Published online 20 November 2008 | Nature | doi:10.1038/news.2008.1244


Briny mix could stop carbon dioxide leaks

Engineers hope salt-water technique could make coal-fired power plants a cleaner energy option.

power stationMixing carbon dioxide with salt-water might help to make coal-fired power plants a little greener.Punchstock

Dissolving carbon dioxide in salt water could improve the prospects of storing the greenhouse gas in underground aquifers, say Texan engineers.

The rise in CO2 concentrations from fossil-fuel burning has prompted a variety of proposals for how to capture and store the gas. Systems that produce a stream of CO2 could be integrated into power stations, for instance, allowing the gas to be compressed and then injected directly underground into water-bearing porous rocks.

But no-one really knows whether CO2 will remain stored in this way over many decades, or whether it will slowly leak from the aquifers it is pumped into.

Steven Bryant, a chemical engineer at the University of Texas in Austin, is hoping to develop a method that ensures the gas stays put.

His team's solution is to pump salt water out of a suitable aquifer, dissolve the CO2 into the brine in a mixing tank above ground, then inject the CO2-laden solution back into the aquifer.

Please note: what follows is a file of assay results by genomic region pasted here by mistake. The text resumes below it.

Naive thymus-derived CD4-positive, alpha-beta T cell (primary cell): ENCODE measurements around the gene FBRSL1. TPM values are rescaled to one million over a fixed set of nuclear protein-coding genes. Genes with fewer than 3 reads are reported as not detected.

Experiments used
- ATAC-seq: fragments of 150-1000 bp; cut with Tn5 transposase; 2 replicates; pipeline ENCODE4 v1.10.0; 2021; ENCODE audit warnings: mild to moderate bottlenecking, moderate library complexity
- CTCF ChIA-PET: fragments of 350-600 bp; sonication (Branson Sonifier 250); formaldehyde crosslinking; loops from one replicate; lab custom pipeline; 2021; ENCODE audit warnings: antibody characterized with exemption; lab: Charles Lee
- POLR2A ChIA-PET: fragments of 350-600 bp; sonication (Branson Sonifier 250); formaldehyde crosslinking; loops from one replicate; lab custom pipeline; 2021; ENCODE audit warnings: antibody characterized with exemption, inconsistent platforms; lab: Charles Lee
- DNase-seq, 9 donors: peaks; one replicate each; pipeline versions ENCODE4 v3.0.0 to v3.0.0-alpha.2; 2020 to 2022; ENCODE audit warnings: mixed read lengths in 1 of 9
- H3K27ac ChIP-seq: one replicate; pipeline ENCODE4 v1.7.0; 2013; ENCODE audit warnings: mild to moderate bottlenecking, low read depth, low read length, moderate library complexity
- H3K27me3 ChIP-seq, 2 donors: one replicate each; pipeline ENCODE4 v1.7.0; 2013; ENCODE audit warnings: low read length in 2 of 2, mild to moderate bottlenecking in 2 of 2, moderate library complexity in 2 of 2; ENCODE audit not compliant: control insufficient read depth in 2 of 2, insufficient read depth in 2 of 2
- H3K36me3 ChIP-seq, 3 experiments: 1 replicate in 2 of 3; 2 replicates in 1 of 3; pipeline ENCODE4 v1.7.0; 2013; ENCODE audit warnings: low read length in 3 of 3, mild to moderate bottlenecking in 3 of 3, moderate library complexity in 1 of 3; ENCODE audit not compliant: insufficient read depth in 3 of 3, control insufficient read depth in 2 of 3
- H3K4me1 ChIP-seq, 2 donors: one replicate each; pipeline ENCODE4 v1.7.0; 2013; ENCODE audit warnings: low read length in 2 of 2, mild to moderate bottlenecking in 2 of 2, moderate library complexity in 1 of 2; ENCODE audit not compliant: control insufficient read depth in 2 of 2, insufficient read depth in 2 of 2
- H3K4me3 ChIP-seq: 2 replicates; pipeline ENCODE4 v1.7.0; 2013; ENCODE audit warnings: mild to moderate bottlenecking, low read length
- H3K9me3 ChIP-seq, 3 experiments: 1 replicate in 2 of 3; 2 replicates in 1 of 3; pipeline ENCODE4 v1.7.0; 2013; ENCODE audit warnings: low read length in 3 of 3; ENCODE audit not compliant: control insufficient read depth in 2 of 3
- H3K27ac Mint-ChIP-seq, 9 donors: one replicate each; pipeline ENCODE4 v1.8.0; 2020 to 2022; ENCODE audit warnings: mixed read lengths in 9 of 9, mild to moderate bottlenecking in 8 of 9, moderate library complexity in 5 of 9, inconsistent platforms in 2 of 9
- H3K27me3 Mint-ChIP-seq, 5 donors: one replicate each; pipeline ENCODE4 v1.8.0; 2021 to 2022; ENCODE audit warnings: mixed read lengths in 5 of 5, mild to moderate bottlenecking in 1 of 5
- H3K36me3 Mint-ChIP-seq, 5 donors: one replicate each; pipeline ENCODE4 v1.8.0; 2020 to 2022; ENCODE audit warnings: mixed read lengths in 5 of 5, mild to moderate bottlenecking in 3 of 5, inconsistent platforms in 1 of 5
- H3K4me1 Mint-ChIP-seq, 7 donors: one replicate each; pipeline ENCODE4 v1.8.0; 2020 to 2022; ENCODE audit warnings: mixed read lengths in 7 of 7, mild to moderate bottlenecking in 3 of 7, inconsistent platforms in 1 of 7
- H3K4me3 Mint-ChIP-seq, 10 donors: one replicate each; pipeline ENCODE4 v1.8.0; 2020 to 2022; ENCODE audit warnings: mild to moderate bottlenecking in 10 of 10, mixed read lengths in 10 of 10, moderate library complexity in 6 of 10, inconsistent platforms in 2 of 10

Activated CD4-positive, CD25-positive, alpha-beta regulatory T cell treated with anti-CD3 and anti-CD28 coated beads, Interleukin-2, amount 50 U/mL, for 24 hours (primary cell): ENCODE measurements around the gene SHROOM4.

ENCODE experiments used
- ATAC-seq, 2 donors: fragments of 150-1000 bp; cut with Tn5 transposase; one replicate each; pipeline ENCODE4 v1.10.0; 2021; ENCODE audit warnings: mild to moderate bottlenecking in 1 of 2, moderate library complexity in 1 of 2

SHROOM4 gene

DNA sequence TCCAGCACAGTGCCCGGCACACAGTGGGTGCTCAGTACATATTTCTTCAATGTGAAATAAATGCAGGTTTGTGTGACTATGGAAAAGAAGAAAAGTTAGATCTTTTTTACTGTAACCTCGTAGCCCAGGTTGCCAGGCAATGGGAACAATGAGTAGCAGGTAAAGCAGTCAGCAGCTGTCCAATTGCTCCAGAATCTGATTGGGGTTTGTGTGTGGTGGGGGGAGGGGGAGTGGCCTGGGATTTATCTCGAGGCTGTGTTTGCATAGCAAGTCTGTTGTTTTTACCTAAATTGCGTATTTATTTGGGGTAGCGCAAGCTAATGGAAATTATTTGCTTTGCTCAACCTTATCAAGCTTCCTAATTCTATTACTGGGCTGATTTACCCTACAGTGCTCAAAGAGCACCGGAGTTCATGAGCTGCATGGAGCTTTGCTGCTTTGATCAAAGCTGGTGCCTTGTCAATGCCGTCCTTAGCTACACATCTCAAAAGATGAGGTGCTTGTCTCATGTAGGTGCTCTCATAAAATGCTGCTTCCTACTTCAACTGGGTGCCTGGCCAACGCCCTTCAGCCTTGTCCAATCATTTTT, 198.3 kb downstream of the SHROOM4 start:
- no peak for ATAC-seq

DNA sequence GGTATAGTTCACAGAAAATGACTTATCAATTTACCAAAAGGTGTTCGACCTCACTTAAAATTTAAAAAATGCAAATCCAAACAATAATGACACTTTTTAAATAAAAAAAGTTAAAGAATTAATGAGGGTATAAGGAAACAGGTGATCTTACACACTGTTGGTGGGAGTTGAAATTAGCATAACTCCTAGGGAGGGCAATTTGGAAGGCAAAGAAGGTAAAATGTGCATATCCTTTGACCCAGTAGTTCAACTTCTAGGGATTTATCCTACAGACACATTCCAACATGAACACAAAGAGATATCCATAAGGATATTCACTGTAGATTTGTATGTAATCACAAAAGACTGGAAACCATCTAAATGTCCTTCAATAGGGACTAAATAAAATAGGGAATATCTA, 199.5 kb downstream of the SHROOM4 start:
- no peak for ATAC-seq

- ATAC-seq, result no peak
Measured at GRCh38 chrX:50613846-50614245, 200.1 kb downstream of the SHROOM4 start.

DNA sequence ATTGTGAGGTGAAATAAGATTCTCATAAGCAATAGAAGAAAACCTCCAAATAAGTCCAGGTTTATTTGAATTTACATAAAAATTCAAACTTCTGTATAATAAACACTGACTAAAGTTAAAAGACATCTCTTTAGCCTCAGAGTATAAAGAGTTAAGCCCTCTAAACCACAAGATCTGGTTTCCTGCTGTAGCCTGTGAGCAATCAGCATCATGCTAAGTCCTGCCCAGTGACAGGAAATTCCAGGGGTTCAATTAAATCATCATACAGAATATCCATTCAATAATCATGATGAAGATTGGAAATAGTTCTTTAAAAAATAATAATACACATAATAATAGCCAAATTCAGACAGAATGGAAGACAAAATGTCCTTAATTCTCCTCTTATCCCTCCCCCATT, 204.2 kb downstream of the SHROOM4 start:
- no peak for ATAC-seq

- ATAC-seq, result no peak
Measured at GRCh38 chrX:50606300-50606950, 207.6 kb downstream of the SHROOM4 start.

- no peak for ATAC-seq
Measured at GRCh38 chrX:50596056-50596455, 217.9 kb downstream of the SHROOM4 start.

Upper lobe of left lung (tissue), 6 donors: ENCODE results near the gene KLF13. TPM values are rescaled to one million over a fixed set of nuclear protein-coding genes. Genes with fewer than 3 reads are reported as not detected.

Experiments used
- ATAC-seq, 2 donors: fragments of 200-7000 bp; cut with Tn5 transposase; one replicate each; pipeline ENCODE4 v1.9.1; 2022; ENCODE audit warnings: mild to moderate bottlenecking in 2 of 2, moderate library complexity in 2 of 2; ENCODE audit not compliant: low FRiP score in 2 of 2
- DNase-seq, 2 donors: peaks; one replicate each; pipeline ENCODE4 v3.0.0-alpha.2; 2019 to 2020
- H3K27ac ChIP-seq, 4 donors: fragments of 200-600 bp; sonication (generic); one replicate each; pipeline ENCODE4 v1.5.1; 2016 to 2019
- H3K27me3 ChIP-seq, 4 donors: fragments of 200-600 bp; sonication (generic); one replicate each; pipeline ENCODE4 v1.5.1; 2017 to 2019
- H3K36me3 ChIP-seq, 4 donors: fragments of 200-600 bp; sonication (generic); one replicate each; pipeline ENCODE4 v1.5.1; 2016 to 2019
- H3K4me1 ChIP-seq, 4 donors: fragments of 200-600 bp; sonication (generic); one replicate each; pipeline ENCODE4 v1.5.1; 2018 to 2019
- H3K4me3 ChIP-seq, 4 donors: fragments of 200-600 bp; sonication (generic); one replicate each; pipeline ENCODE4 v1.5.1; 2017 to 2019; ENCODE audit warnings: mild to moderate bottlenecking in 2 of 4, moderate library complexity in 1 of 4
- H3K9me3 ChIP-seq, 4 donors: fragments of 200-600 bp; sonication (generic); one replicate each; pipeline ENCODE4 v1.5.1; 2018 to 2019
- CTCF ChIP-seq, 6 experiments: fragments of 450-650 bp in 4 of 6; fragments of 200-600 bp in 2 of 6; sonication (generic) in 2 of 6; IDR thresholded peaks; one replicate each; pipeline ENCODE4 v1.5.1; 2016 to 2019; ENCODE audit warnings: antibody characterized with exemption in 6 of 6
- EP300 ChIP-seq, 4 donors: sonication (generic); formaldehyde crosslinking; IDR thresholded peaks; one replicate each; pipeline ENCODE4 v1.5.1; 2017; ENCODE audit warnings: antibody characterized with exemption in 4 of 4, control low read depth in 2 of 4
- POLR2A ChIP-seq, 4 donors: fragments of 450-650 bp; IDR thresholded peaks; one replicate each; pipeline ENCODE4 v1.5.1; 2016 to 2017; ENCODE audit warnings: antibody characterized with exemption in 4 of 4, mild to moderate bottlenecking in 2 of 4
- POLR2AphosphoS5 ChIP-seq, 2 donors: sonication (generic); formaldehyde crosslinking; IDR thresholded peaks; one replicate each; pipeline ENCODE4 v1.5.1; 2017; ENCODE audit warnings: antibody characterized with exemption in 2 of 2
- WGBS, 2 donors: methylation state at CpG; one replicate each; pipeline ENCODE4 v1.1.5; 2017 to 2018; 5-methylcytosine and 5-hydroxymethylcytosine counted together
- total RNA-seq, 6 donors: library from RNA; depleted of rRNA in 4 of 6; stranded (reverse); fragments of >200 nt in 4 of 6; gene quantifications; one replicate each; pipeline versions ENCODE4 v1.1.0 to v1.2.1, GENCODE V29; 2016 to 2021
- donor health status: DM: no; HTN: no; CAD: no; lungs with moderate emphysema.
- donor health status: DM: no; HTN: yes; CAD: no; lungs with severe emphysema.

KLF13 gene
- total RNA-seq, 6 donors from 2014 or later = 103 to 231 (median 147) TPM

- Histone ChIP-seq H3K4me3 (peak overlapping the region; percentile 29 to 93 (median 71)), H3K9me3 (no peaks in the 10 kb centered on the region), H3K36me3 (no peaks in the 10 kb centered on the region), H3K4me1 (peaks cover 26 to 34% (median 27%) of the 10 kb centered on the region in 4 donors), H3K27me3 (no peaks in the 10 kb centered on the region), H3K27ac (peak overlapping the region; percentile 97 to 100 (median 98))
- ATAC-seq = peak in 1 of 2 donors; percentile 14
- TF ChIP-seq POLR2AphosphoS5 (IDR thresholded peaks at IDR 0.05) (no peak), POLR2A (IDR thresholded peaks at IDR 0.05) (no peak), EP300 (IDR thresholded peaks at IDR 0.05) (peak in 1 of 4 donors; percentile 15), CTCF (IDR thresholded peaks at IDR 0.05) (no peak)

Bryant unveiled his team's feasibility study at the ninth annual International Conference on Greenhouse Gas Control Technologies in Washington DC, on 19 November.

The briny deep

Bryant thinks the method would reduce the chances of CO2 escaping from aquifers because the mixture is more dense than the surrounding water, and less likely to rise towards the surface. But it would also require more upfront investment.


A 500-megawatt power plant using the dissolution method would need 50 pairs of injection–extraction wells — and enough land to site them — along with roughly 200 million litres of salt water per day, he estimates.

The technique would capture 90% of the plant's CO2, roughly 10,000 tonnes of the gas every day — the same amount expected from an injection-only technique.

The US Department of Energy estimates that setting up the carbon capture and storage facility for a coal-fired plant costs about $300,000 per megawatt of power generation capacity. Pre-mixing CO2 with salt-water would roughly double that capital cost, Bryant estimates, with day-to-day running costs about the same. But his scheme could also save untold expense incurred by the need to monitor and mitigate CO2 leaks, he adds.

Bryant admits that much more work is needed. The group is about to start experiments to see if carbonate minerals precipitate out of the CO2-salt solution. That should help to determine whether the technique could be deployed on a large scale without fouling equipment or causing unwanted environmental effects.

But the method "gives us another acceptable option to prevent sequestration leaks", says environmental engineer Peter McGrail of the Pacific Northwest National Laboratory in Richland, Washington. 

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